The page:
Fitzpatrick bulking up ahead of PyeongChang 2018

The 19-year-old is incorporating “some alternative fitness things” and a nutritionist into her offseason routine. 05 Jun 2017
USA's Danelle and Rob Umstead raise the 2015-16 IPC Alpine Skiing World Cup globe for women's slalom visually impaired

USA's Danelle and Rob Umstead, Staci Mannella and Great Britain’s Menna Fitzpatrick

ⒸUS Paralympics
By Ryan Wilson | For the IPC

Great Britain’s Menna Fitzpatrick aims to capitalise on winning bronze at this year’s World Para Alpine Skiing Championships by claiming a medal at her maiden Paralympic Winter Games next March.

The 19-year-old is trying to avoid risks in the lead-up to PyeongChang 2018, especially after suffering an injury last season, which is why she decided to incorporate “some alternative fitness things” and a nutritionist into her off-season routine.

“I want to just be at my peak fitness and ready for the Paralympics,” Fitzpatrick said. “That’s the same for [guide Jen Kehoe], because we’re both in this sport to get a gold.”

Fitzpatrick and Kehoe claimed a bronze medal in the women’s giant slalom visually impaired at Tarvisio 2017. It was Fitzpatrick’s first World Championships, and her first season competing with Kehoe, who previously served as guide for compatriot Millie Knight.

For next season, the duo has set even faster and higher goals. They are planning on fine-tuning their overall skills, but more specifically their technique.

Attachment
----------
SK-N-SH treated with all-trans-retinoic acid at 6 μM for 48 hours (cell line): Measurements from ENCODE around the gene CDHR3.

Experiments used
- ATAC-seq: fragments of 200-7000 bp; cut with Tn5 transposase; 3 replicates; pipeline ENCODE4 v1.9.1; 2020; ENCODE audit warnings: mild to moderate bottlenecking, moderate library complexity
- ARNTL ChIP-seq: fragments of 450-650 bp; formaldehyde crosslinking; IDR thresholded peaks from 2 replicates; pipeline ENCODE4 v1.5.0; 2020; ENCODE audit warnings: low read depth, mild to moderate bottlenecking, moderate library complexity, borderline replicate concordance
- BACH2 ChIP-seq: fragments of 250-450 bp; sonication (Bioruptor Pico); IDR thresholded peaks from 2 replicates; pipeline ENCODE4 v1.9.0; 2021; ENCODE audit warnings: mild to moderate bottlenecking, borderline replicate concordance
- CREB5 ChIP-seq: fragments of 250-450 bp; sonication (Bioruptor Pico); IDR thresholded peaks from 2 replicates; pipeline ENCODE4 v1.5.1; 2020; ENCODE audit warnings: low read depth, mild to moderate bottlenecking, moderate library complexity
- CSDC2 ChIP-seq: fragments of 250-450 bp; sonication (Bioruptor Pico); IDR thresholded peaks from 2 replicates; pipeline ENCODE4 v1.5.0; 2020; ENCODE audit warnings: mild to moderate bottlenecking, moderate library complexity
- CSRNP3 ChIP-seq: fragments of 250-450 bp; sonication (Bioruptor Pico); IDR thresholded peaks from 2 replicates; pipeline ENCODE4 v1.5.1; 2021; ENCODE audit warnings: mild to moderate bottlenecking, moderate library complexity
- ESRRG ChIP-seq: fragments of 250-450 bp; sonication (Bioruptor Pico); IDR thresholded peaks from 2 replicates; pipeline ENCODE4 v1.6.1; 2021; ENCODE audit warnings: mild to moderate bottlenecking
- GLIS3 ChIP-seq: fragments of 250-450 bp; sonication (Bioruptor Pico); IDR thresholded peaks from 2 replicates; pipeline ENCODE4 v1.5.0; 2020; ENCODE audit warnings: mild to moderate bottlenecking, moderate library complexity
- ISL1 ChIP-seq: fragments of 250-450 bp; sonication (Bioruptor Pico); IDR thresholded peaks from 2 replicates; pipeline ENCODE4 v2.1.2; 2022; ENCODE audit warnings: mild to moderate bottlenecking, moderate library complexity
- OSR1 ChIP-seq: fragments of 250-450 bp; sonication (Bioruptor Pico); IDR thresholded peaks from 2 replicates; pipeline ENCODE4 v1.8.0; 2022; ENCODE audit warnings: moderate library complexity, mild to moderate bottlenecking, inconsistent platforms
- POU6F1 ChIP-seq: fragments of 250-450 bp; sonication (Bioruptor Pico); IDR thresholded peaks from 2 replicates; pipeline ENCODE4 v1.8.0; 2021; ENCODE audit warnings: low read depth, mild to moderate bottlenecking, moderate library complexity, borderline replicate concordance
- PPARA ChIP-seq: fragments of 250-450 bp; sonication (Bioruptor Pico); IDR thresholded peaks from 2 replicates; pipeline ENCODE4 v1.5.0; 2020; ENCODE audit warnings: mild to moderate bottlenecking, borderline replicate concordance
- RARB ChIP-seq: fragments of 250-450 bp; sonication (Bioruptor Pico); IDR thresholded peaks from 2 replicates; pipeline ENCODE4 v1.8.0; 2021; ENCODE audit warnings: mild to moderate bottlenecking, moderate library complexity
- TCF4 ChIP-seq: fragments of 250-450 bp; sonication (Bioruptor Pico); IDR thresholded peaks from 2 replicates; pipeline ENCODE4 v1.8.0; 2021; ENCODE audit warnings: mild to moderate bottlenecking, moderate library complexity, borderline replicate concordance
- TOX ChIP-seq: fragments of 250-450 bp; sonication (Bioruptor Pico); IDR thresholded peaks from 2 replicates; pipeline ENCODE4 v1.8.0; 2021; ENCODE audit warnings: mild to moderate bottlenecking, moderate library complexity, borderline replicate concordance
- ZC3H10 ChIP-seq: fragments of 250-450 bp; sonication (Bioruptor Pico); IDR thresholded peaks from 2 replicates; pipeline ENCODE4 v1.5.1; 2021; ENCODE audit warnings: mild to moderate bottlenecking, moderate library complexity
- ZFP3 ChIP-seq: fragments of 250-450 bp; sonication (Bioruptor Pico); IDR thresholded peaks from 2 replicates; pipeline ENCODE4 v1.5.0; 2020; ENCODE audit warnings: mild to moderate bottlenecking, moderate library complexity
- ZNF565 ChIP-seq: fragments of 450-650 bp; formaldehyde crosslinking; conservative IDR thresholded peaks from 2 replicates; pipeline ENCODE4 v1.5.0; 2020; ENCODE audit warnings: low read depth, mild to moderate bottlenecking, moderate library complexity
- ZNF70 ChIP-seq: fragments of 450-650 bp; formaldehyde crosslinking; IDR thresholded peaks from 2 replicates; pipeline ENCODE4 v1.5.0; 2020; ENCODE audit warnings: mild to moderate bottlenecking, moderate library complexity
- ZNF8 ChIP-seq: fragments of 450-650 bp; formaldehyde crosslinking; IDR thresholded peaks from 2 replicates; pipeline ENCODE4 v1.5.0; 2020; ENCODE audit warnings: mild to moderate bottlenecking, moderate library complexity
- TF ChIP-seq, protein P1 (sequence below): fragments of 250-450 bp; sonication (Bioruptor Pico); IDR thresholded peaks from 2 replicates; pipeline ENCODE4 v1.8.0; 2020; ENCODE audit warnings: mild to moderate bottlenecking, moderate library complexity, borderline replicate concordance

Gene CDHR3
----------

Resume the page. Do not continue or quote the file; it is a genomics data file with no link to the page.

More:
Fitzpatrick and Kehoe are also working with a nutritionist from the Scottish Institute of Sport to add weight by increasing their muscle mass.

“They [the Scottish Institute of Sport] are extremely on board in helping me and Jen [Kehoe] try and fix our nutrition and make sure our muscles are repairing after a gym session,” Fitzpatrick said.

The nutritionist has suggested the skiing pair to eat “lots and often.”

Fitzpatrick and Kehoe are also trying to incorporate “some alternative fitness things” into their schedule. The duo often visit trampoline parks, go rock climbing or roller blading to improve their balance.

“We look for alternative ways [to improve],” Fitzpatrick said. “Almost like, when you’re a kid and you’re playing around, you don’t realise you’re actually running seven miles or something. It’s a bit like that, which is really fun and interesting.”

With the alternative fitness and nutrition advice, Fitzpatrick and Kehoe can only imagine what it would feel like to win a Paralympic medal at PyeongChang 2018.

“I think it would just mean everything to me,” she said. “My big inspiration is [Olympic rower] Sir Steve Redgrave. When they got the rowing golds, I met him and held his gold medal. I was just like, ‘I really want my own.’ So it would mean everything to get that gold medal around my neck, and I think it’s the same for Jen [Kehoe].”

The 2018 Paralympic Winter Games will take place in PyeongChang, South Korea, from 9-18 March.